With the sophistication of its dialectical movement, the gravitas of its ethical appeal, and the mercy of its psychological rigor, Claudia Rankine’s Citizen combines traditional poetic strains in a new way and passes them on to the reader with replenished vitality. The subject matter is explicit, yet the writing possesses a self-containment, whether in verse or in prose. Neither consistent with genre conventions nor independent of them, this book stands out among recent offerings in poetry, art and scholarship. Rankine’s assessment of the writing of Juliana Spahr might revealingly be applied to her own as well. In an interview with Poets.org, Rankine writes of Spahr that she admires “her vision – sort of the politics of her work, the connectedness that she advocates in her critical work and that is demonstrated in her creative work[.]”  Whatever may be said about an individual poet’s vision, vision itself is a unity of endeavor. When we ask what qualities Rankine has advocated in her own critical work, and how Citizen might be said to demonstrate them – when we ask what her vision is, in other words – the following statement from the same interview seems a fitting reply:  “I don’t feel any commitment to any external idea of the truth. I feel like the making of the thing is the truth, will make its own truth.”  For Claudia Rankine, truth is an aesthetic that implies or contains ethics – in short, it is beauty. The poet’s truth consists in the execution of a work of art.  Read more >> _____________________________________________________________________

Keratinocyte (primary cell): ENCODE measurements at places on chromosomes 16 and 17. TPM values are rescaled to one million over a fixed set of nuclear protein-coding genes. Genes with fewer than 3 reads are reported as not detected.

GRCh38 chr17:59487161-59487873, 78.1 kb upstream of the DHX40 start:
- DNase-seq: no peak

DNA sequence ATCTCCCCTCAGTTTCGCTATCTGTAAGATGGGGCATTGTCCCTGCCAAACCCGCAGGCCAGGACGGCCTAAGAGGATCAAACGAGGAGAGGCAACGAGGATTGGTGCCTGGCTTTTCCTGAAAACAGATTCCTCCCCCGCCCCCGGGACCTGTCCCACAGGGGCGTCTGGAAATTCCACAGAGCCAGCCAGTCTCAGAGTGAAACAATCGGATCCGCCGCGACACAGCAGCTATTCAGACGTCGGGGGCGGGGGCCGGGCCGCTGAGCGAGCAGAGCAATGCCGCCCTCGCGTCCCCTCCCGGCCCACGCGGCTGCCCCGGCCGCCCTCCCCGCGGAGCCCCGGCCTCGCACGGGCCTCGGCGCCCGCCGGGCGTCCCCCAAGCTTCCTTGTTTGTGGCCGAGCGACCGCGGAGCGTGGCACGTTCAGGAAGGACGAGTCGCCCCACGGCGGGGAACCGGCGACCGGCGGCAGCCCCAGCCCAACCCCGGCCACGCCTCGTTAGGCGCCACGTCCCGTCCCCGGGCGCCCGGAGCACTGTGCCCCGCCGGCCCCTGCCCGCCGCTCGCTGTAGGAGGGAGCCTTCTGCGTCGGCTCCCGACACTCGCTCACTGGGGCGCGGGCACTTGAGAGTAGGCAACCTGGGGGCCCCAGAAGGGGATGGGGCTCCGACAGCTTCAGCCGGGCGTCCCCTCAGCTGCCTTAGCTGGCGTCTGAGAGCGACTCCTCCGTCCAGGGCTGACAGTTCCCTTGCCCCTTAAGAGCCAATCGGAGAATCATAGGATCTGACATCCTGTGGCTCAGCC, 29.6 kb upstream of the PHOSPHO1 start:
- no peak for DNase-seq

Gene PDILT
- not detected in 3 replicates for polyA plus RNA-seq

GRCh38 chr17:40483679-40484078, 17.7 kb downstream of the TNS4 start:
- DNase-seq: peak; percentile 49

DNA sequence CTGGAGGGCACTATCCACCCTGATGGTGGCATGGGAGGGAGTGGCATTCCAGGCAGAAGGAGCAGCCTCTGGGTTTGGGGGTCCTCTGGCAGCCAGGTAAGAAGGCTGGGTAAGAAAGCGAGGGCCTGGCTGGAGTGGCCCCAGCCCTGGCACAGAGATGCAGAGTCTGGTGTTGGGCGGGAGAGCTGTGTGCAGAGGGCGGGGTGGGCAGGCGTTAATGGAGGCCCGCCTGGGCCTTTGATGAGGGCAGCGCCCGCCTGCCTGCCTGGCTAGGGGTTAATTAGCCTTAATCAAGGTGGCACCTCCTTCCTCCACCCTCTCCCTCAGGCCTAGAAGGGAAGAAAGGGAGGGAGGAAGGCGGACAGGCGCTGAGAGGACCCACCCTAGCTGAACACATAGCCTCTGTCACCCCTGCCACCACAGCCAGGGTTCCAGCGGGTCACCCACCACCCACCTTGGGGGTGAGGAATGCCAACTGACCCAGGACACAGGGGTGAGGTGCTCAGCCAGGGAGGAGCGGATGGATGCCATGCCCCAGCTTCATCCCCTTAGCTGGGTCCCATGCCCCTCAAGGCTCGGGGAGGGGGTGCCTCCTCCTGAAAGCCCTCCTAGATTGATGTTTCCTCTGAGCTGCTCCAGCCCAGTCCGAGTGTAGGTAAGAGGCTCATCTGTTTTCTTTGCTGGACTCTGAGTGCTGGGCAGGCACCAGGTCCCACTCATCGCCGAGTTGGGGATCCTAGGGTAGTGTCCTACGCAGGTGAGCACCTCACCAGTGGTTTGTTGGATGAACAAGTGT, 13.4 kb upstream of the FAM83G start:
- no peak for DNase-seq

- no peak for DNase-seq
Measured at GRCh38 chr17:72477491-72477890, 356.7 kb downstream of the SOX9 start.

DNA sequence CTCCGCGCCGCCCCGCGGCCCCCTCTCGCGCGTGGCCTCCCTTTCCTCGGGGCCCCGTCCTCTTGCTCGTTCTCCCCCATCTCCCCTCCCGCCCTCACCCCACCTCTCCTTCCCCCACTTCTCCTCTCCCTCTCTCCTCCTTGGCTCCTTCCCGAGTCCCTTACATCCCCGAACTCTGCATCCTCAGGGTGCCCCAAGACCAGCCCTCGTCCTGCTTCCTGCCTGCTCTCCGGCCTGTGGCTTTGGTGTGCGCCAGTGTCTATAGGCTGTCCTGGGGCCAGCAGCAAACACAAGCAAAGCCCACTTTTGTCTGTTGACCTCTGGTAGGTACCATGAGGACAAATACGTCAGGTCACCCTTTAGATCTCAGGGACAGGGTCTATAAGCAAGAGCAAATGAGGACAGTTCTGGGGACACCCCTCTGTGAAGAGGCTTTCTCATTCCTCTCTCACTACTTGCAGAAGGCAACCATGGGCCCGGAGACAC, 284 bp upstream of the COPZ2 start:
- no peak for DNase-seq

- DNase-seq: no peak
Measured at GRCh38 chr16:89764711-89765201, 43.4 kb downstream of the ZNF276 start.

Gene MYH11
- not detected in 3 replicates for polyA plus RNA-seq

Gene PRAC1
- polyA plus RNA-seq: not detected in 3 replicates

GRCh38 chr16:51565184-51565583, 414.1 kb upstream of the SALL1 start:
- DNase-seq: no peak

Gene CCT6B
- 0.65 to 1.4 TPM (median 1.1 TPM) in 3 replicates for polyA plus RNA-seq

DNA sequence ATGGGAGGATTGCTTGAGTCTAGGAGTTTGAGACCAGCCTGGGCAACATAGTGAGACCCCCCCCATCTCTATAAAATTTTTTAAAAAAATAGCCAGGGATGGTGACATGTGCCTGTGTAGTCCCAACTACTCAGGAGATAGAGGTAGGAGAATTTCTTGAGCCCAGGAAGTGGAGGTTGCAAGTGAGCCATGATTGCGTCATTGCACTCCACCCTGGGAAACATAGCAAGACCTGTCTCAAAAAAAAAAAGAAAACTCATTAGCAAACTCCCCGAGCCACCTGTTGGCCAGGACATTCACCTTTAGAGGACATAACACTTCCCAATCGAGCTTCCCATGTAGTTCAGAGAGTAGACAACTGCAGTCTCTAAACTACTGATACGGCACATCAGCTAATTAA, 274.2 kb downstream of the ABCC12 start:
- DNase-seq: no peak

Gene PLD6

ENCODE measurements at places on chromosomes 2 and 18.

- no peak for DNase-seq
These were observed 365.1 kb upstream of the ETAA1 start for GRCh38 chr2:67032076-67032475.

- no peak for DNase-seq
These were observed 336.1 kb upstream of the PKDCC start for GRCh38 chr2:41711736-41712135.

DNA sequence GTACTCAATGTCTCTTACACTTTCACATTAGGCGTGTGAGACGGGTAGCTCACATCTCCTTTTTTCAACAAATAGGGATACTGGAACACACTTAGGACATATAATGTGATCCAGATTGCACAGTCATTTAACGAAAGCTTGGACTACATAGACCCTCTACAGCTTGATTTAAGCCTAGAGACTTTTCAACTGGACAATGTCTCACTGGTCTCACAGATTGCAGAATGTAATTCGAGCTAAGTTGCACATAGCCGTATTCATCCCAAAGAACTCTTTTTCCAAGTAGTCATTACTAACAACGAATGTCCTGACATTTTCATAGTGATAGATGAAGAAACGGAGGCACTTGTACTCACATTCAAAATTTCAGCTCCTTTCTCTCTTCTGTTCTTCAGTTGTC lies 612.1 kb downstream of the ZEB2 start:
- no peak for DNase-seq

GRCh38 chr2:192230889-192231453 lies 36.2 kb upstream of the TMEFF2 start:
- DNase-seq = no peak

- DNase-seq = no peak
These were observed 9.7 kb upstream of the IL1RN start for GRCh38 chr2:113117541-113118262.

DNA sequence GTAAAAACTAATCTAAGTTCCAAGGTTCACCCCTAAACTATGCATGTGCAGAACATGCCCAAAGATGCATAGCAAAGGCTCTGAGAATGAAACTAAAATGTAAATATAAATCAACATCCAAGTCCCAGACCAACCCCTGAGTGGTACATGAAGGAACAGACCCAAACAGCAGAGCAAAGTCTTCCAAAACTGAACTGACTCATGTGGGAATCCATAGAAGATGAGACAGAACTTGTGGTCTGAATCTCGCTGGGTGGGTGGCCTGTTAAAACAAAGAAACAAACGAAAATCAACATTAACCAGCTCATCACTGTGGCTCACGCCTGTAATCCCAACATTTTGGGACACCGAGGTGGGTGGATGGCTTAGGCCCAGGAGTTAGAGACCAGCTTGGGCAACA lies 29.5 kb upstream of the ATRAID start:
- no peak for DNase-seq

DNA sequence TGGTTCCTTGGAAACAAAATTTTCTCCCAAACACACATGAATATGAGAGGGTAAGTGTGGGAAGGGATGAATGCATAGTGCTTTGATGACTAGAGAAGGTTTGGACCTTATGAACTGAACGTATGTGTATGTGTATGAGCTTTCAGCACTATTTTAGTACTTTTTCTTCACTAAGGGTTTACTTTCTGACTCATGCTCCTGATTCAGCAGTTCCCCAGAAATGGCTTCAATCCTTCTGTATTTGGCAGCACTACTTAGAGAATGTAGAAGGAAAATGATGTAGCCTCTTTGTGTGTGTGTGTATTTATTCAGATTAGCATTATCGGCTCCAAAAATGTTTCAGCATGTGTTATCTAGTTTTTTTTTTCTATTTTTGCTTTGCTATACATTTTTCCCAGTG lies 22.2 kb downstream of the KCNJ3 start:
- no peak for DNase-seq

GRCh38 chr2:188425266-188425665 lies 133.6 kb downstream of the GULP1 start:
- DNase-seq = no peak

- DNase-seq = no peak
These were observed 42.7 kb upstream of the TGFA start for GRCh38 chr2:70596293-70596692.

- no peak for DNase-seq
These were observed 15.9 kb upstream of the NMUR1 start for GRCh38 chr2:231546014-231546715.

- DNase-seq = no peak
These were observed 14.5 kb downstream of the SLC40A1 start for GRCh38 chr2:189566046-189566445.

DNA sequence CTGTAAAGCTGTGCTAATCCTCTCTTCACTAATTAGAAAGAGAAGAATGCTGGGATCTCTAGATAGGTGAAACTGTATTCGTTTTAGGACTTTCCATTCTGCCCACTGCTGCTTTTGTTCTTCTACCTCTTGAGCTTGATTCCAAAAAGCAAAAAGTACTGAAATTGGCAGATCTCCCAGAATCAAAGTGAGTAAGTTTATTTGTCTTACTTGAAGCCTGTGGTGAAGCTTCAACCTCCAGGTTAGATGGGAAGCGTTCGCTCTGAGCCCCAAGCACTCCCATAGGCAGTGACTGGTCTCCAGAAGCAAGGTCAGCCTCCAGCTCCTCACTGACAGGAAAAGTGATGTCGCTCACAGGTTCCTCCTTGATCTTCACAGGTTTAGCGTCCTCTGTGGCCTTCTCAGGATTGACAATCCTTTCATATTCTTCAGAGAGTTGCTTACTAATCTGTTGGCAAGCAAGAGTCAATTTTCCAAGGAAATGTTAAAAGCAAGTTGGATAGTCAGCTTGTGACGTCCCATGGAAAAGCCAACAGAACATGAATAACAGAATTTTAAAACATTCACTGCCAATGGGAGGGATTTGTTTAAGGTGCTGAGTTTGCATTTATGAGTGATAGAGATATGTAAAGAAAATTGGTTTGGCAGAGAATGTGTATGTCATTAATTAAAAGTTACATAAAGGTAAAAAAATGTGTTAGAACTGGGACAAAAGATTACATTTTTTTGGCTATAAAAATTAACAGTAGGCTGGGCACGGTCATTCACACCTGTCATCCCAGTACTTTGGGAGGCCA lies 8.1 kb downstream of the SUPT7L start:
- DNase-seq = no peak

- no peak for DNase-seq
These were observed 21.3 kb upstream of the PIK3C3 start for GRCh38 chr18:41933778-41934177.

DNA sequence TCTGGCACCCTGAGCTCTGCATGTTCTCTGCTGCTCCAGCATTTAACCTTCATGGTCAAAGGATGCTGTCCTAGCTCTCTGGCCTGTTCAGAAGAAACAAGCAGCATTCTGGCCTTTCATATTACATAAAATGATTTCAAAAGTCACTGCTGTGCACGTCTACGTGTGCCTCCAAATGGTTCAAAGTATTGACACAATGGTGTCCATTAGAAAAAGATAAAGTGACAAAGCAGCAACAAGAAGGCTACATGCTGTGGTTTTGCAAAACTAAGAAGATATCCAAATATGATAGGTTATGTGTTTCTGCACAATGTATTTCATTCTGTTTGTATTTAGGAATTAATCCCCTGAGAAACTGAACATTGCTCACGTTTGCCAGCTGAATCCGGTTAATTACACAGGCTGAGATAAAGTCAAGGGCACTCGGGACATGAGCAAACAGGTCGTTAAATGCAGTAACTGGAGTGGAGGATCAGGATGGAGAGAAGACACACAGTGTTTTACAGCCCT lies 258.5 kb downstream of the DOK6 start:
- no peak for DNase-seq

WaldrepDark Archive:  On G.C. Waldrep’s Testament & its Sources

by Kristina Marie Darling

What happens when the space between words is no longer enough to maintain a semblance of order?  In G.C. Waldrep’s Testament, the various hierarchies that we have imposed upon language are jostled, interrogated, and fundamentally challenged. As the text unfolds, lessons in etymology appear alongside “a little math,” “presidential elections,” and “the idea of god.” We are presented with luminous fragments, gathered from works of contemporary poetry, the margins of Maurice Blanchot’s The Writing of the Disaster, and the pages of Scottish newspapers. By allowing these vastly different lexicons to coexist within the same rhetorical space, Waldrep calls our attention to the arbitrary nature of the categories we use to organize language, suggesting instead that phrases culled from seemingly unrelated discourses can strike sparks against one another.  Structured as a long poem in the tradition of Eliot, Pound, and H.D., the form makes possible a unified presentation of the many textures of language that the project encompasses. Waldrep’s choice of form orients the reader as an archive is unlocked, pillaged, and reconstituted. In doing so, he shows us that each poem (that is, every skillful poem) is a miniature act of deconstruction, a response to not only other cultural texts, but the rules of language itself.  Read more >> _____________________________________________________________________

October 2015

Book CoverDeclarative, Urgent, and Rare:  Jon Thompson’s Landscape with Light

by Julie Marie Wade